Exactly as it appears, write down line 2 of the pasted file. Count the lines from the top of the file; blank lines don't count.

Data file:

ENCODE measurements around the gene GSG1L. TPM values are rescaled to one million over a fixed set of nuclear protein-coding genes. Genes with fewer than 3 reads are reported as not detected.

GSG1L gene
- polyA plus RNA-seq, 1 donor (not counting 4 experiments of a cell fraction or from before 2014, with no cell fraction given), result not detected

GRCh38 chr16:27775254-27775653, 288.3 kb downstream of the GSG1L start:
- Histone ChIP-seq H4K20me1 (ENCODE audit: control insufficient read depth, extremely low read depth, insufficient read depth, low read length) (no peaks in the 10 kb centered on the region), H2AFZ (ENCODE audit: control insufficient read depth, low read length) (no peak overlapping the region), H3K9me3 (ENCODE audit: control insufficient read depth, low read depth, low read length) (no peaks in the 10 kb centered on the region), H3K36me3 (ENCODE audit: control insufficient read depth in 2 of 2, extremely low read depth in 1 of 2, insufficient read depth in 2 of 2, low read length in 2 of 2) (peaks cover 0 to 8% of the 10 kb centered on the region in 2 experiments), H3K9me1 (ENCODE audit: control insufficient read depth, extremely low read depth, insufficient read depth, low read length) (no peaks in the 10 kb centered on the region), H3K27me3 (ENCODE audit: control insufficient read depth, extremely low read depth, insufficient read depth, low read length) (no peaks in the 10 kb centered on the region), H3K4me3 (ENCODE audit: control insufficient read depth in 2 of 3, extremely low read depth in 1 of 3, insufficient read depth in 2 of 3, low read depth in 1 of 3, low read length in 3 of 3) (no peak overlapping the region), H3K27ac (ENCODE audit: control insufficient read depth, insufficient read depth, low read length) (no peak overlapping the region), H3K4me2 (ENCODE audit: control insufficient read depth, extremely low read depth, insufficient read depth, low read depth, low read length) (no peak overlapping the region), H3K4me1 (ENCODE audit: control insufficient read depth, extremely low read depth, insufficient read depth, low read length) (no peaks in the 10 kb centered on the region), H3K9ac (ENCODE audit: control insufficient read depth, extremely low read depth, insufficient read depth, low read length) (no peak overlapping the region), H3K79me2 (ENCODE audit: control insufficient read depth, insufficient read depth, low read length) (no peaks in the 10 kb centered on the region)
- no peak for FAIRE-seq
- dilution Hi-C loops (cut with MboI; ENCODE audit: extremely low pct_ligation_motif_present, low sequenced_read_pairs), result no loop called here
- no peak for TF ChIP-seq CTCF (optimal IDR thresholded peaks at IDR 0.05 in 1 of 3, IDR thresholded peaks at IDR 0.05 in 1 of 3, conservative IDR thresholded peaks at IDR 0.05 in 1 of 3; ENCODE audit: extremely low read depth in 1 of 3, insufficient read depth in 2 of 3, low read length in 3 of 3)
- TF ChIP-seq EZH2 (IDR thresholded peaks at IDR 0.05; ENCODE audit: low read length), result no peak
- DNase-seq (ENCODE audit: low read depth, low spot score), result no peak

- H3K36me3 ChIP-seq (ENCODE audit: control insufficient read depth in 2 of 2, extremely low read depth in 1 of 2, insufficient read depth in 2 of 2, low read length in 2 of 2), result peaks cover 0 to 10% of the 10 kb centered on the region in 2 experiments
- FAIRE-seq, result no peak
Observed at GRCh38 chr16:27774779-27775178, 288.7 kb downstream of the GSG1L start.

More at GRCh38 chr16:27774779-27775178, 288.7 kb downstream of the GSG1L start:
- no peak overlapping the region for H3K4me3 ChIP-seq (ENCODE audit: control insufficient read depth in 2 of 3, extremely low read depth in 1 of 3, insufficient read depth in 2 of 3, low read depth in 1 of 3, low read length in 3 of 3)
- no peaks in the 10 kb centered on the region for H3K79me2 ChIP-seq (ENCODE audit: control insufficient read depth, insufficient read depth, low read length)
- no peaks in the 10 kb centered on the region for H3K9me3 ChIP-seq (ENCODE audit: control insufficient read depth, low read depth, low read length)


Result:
GSG1L gene